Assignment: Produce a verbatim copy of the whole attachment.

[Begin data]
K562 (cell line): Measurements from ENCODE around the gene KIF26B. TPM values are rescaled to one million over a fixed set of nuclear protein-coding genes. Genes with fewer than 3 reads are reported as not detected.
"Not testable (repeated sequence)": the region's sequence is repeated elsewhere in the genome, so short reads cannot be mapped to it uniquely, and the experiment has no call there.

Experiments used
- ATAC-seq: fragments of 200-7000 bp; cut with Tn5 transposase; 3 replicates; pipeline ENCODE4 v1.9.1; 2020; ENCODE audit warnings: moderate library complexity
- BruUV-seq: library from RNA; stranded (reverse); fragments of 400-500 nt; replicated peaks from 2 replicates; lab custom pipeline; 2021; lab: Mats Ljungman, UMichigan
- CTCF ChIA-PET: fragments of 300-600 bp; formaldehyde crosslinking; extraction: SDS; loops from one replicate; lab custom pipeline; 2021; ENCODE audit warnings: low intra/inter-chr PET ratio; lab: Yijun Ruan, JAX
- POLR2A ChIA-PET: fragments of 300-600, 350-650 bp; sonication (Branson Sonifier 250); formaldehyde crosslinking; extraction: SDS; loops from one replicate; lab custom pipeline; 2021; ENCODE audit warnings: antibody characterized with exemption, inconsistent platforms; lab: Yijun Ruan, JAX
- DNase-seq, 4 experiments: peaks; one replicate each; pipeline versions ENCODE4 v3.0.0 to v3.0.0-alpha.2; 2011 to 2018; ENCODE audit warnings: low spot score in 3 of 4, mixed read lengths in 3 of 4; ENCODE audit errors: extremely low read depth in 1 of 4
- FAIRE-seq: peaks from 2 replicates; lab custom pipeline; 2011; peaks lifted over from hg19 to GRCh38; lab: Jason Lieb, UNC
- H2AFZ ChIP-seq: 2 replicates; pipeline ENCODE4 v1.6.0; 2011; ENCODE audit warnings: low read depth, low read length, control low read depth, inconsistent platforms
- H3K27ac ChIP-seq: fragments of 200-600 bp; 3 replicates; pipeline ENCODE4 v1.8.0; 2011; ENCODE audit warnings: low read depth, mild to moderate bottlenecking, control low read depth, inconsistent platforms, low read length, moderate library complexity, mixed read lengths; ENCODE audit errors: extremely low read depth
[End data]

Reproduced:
K562 (cell line): Measurements from ENCODE around the gene KIF26B. TPM values are rescaled to one million over a fixed set of nuclear protein-coding genes. Genes with fewer than 3 reads are reported as not detected.
"Not testable (repeated sequence)": the region's sequence is repeated elsewhere in the genome, so short reads cannot be mapped to it uniquely, and the experiment has no call there.

Experiments used
- ATAC-seq: fragments of 200-7000 bp; cut with Tn5 transposase; 3 replicates; pipeline ENCODE4 v1.9.1; 2020; ENCODE audit warnings: moderate library complexity
- BruUV-seq: library from RNA; stranded (reverse); fragments of 400-500 nt; replicated peaks from 2 replicates; lab custom pipeline; 2021; lab: Mats Ljungman, UMichigan
- CTCF ChIA-PET: fragments of 300-600 bp; formaldehyde crosslinking; extraction: SDS; loops from one replicate; lab custom pipeline; 2021; ENCODE audit warnings: low intra/inter-chr PET ratio; lab: Yijun Ruan, JAX
- POLR2A ChIA-PET: fragments of 300-600, 350-650 bp; sonication (Branson Sonifier 250); formaldehyde crosslinking; extraction: SDS; loops from one replicate; lab custom pipeline; 2021; ENCODE audit warnings: antibody characterized with exemption, inconsistent platforms; lab: Yijun Ruan, JAX
- DNase-seq, 4 experiments: peaks; one replicate each; pipeline versions ENCODE4 v3.0.0 to v3.0.0-alpha.2; 2011 to 2018; ENCODE audit warnings: low spot score in 3 of 4, mixed read lengths in 3 of 4; ENCODE audit errors: extremely low read depth in 1 of 4
- FAIRE-seq: peaks from 2 replicates; lab custom pipeline; 2011; peaks lifted over from hg19 to GRCh38; lab: Jason Lieb, UNC
- H2AFZ ChIP-seq: 2 replicates; pipeline ENCODE4 v1.6.0; 2011; ENCODE audit warnings: low read depth, low read length, control low read depth, inconsistent platforms
- H3K27ac ChIP-seq: fragments of 200-600 bp; 3 replicates; pipeline ENCODE4 v1.8.0; 2011; ENCODE audit warnings: low read depth, mild to moderate bottlenecking, control low read depth, inconsistent platforms, low read length, moderate library complexity, mixed read lengths; ENCODE audit errors: extremely low read depth